The Spectroscopic-Assisted Investigation into Energy Migration through Disordered Systems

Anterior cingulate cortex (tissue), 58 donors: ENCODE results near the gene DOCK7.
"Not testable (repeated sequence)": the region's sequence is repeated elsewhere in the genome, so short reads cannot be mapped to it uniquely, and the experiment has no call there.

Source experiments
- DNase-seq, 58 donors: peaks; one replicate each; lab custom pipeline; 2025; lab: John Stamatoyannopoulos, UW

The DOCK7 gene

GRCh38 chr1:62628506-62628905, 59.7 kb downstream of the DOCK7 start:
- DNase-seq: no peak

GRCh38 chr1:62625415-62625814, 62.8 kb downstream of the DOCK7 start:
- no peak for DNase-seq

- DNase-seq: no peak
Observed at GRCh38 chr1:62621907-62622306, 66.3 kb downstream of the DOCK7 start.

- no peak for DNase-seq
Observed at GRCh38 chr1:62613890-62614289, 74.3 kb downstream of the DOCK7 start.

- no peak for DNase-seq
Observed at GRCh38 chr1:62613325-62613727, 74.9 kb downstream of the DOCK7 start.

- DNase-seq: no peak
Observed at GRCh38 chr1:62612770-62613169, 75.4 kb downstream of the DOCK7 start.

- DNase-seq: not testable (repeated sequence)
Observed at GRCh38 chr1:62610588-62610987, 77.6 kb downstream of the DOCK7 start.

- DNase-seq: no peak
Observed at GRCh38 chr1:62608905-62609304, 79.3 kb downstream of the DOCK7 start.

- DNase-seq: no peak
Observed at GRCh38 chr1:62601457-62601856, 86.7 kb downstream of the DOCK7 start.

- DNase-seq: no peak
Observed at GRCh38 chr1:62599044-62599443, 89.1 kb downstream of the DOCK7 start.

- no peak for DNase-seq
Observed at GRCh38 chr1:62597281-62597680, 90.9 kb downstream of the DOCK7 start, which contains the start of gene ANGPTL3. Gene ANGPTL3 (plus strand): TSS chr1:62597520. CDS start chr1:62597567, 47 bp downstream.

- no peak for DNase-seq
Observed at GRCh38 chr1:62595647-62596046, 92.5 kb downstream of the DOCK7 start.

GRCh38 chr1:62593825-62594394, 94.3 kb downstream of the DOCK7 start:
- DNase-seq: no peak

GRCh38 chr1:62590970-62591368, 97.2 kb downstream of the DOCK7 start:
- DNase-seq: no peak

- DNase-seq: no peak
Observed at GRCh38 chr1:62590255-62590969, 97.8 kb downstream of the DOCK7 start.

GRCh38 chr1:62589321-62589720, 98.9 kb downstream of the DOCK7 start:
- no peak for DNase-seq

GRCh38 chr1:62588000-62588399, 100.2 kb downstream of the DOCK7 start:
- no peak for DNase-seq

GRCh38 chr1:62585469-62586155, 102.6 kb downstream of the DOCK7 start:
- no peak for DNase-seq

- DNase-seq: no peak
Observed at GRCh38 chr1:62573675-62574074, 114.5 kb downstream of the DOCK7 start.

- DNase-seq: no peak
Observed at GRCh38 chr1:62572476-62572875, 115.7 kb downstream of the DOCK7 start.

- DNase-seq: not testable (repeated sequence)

Harvesting solar energy is hindered by the financial difficulties in the creation of perfect crystal silicon-based photovoltaics. The study of energy flow through disordered systems is therefore in interest as a potential way to manufacture low-cost amorphous systems. It is shown through a series of time-resolved photon-counting fluorescence sensitization experiments that in a static system with disorder, anomalous diffusion results in that measured values for the exaction diffusion constants fall short of what is predicted for crystals based on traditional steady-state measurements for Forster parameters such as the Forster radius. Various strategies are discussed to successfully tune the degree of energy migration through disordered systems. The extent to which steady-state theory can be used as a simple tool in guiding the organic synthesis of potential active materials is brought to light.